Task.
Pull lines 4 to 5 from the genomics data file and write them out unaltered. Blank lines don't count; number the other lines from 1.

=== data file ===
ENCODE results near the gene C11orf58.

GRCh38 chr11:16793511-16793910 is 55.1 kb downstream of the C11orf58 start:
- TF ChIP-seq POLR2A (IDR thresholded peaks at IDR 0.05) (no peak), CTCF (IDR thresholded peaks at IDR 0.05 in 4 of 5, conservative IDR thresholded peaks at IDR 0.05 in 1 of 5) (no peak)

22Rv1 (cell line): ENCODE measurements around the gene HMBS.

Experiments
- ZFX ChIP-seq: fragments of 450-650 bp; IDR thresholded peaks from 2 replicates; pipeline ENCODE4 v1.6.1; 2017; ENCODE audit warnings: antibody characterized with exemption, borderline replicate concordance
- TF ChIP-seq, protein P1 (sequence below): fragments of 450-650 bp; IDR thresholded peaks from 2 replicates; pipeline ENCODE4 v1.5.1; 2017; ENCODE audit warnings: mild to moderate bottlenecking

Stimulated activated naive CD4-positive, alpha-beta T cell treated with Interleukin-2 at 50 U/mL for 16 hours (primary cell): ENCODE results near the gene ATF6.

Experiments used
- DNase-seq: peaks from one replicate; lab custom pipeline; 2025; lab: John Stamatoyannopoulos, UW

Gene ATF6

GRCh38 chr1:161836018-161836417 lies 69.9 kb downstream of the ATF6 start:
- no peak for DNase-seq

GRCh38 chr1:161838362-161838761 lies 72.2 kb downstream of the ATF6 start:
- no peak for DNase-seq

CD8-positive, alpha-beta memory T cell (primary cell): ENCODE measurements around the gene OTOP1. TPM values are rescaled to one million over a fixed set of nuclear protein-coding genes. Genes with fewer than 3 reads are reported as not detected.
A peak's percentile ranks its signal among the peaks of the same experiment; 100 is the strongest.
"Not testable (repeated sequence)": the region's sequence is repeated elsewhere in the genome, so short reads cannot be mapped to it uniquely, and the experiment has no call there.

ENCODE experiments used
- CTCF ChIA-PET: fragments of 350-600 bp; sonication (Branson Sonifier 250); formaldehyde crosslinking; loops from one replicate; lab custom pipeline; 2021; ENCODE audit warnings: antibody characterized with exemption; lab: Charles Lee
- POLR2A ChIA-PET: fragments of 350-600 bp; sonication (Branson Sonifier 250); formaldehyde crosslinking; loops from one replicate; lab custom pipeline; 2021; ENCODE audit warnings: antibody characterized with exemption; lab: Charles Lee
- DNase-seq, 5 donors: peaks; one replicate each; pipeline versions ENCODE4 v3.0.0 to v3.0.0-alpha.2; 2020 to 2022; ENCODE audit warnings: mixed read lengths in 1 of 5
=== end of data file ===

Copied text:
22Rv1 (cell line): ENCODE measurements around the gene HMBS.

Experiments